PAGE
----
Why 3D print circularly?
I love shooting pictures. This summer, I went to Amsterdam with a friend to do a photo shoot. We always decide to make pictures based on a specific subject or theme. There is always a good subject to select around the beautiful canals in the center of Amsterdam. However, it struck me to see that every two or three steps (yes!), you’ll observe litter on the street! Seeing = shooting, so a small personal impression is shown in figure 1 below, but believe me I have a lot more!
Environmental impact in some numbers
The pictures shown above give a local impression of the negative impact we have on the globe. On a global scale, it is estimated that we consume approximately 1.5 times more resources than our earth is able to replenish. This blog is not meant to provide a comprehensive overview of all of the environmental issues we face, but a quick web search reveals some serious issues that impact our global environment, in which plastics are involved. Per year, we globally produce or dispose of:
- 500 billion to 1 trillion plastic hand bags
- 200 billion PET water bottles
- 269,000 tons of plastic “soup” in our oceans
- 300 million pairs of shoes out of the 20 billion pairs produced
- 50 million tons of electronic waste from TV screens, laptops, iPads, smartphones, etc
These environmental impacts drain our scarce resources, as well as exacerbate water depletion and pollution, agricultural land use, human health, and food scarcity for the poor.
The need for recycling
What can be done for our civilization to become more sustainable? In accordance to a McKinsey study, recycling of resources belongs to the top-5 most effective ways to reduce global warming (see figure 2). In addition, it is also perceived by 51% of consumers interviewed in the US as the most effective way to achieve more sustainability. On the other hand, eating less beef is an even more effective way than recycling to reduce global warming, but, according to those same US consumers, the perceived effectiveness of such a practice is very low, with just 3% believing it to be effective. Apparently, people are not willing to reduce their meat consumption, despite the fact that it is good for our Earth. However, recycling is both effective and people are keen to enable its implementation. A good combination I think.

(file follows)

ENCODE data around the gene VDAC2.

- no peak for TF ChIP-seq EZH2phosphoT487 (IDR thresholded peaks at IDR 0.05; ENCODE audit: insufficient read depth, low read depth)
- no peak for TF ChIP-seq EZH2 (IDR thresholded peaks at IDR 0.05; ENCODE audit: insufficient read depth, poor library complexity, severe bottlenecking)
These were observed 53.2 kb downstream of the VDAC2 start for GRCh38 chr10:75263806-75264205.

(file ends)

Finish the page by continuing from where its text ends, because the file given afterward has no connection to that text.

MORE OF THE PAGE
How effective is the recycling of thermoplastics (plastics which soften and eventually melt when the temperature is increased and, respectively, harden and solidify during cooling)? Recycling of oil-based thermoplastics can save up to 80% of the energy needed to produce new (virgin) plastics derived from oil. Virgin thermoplastics, such as polypropylene (PP), polyethylene terephthalate (PET), or polystyrene (PS) have a carbon footprint of about 6 kg of CO2 per kg of polymer. When we recycle those polymers, a savings of 1 to 3 kg of CO2 can be achieved per kg of replaced virgin polymer. Recycling of polymers, then, significantly contributes to a more sustainable world.
However, figure 3 shows that we recycled only 6.6 million tons of plastic from the 45.9 million tons we consumed, 14.3% of the total consumption of plastic in Europe in 2012. And 9.1 million tons of plastic was incinerated for energy recovery purposes in 2012. In EU countries, which do not ban landfilling, 9.6 million tons of post-consumer plastic waste was still disposed. To give you an idea of this impact, it is assumed that PET will naturally degrade in 200 years, and ethylene vinyl acetate (also used in shoes), in about 1,000 years… It is clear that those waste “mountains” are growing substantially, despite the fact that we need to rely on those resources more and more. Recycling is not only an effective way to reduce global warming, improving the recycling rate of plastics has a large upward opportunity, too.
What can Makers learn from all of those numbers? First, recycling is an effective means to reduce global warming impact. It also helps to avoid contributing to the plastic litter in the streets or “plastic soup” at sea. Secondly, because people perceive recycling as an effective means to reduce the impact of global warming, there’s a strong intrinsic incentive to do so. Finally, the recycling opportunities of plastics are huge, and that is evidenced in the emergence of filament made from recycled materials.
Today, there are many ways for Makers to 3D print with recycled materials. In addition to home extruders, more and more filament suppliers develop and offer filaments based on recycled plastics. So, by printing filaments from recycled plastics Makers can contribute to a better world. Now is the opportunity for Makers to get out and start doing it.